This editorial will appear in Tuesday’s print edition.
Ten years ago, News Tribune readers knew Nicholas Cecil Leading Horse as the poster boy for the price society pays for street drunks and addicts. In his case, it was an estimated $2.4 million.
His story was a revolving door of dysfunction. He’d get drunk on cheap alcohol and pass out. Someone would find him and call the fire department, which would respond and transport him to a local hospital emergency room for treatment. He’d go into detox or rehab, get out, start drinking and the cycle would begin all over again.
Leading Horse’s craggy face was all too familiar to firefighters and ER personnel, and his care was a costly drain on public and hospital resources.
But in September 2008, he almost died when his alcohol-ravaged esophagus ruptured. And that’s when he decided to live. He checked into rehab, and this time it took.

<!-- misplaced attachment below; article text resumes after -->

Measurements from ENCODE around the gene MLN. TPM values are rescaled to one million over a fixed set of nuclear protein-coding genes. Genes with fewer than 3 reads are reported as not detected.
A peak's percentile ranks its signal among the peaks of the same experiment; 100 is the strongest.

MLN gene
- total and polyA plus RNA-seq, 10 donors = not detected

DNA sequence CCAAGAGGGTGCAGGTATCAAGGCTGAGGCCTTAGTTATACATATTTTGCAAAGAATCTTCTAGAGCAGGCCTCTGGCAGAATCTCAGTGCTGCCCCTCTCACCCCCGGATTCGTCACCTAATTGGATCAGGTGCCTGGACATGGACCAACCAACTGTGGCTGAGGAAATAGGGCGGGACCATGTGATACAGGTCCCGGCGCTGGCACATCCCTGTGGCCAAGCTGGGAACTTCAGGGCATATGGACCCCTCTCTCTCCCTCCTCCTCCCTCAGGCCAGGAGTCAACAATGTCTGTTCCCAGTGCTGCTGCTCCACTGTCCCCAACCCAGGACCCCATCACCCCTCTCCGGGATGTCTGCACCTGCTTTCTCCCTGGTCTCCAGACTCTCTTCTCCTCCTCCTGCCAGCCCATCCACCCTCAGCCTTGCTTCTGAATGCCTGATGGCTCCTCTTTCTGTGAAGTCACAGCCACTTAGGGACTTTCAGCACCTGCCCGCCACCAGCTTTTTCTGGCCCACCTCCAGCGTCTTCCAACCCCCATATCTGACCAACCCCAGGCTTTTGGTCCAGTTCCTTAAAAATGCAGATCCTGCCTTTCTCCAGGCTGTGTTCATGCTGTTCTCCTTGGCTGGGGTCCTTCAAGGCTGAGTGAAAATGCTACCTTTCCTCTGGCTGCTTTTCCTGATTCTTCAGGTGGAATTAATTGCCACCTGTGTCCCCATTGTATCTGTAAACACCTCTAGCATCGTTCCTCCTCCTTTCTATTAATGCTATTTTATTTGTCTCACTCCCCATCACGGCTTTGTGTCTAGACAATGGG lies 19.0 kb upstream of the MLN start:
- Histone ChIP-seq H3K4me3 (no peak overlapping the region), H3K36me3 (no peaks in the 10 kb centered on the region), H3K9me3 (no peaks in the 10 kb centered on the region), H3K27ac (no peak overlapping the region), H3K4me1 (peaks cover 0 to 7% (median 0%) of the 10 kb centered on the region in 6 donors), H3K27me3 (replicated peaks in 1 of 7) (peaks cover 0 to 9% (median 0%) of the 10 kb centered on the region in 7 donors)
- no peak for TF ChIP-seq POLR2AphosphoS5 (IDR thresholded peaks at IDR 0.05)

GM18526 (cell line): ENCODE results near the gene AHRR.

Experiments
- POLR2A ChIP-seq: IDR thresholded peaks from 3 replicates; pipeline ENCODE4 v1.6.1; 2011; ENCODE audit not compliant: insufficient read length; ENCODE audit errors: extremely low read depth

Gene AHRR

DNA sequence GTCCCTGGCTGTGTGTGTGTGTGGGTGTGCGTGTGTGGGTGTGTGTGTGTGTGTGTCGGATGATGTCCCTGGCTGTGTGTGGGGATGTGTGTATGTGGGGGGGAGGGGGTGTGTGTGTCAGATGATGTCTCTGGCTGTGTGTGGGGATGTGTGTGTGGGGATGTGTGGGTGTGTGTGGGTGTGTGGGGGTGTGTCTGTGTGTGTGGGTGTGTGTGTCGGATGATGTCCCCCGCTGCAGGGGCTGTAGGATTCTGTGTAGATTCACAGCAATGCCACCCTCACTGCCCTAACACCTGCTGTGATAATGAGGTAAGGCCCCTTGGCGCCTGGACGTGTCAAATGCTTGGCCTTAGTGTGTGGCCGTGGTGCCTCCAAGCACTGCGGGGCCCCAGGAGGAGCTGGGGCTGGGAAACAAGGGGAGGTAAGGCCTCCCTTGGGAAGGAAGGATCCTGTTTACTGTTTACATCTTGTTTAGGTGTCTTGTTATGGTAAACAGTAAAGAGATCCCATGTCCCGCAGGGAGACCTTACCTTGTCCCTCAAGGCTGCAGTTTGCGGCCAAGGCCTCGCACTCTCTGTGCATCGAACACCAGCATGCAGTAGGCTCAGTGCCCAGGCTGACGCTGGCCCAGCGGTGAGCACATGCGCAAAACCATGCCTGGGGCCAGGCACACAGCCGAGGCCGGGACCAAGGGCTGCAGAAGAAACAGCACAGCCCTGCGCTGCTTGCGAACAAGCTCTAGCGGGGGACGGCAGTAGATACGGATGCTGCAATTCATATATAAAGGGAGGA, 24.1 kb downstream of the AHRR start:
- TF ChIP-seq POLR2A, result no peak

Today, sober at 64, Leading Horse is a poster boy of a different sort: for what can be accomplished when someone decides not to give in to the booze – and when support is in place to help with that decision.
Ironically, Leading Horse’s story played a big part in creating that support. It helped galvanize creation of the Sobering Center of Tacoma, a round-the-clock facility that provides a safe place for homeless people to sober up – and have access to the kind of services and transitional housing that could lead to long-term sobriety.
His story also was a factor in creation of Tacoma’s Alcohol Impact Areas – where sales of cheap, high-octane booze are forbidden – and restrictions on panhandling, which is how street inebriates often pay for their habit.
During this Thanksgiving week, when we look for things for which to be thankful, we don’t have to look very far.
We can be thankful that there are people who care about society’s outcasts and created ways to help them. In doing so, they have saved lives and improved the quality of life for the community at large.
And we can be thankful that Cecil Leading Horse chose to be the only one of the six children in his family not to die drunk. This man, who almost died from alcohol abuse, now leads Alcoholics Anonymous meetings. If this most hard-core of drinkers can turn his life around, there is surely hope for others.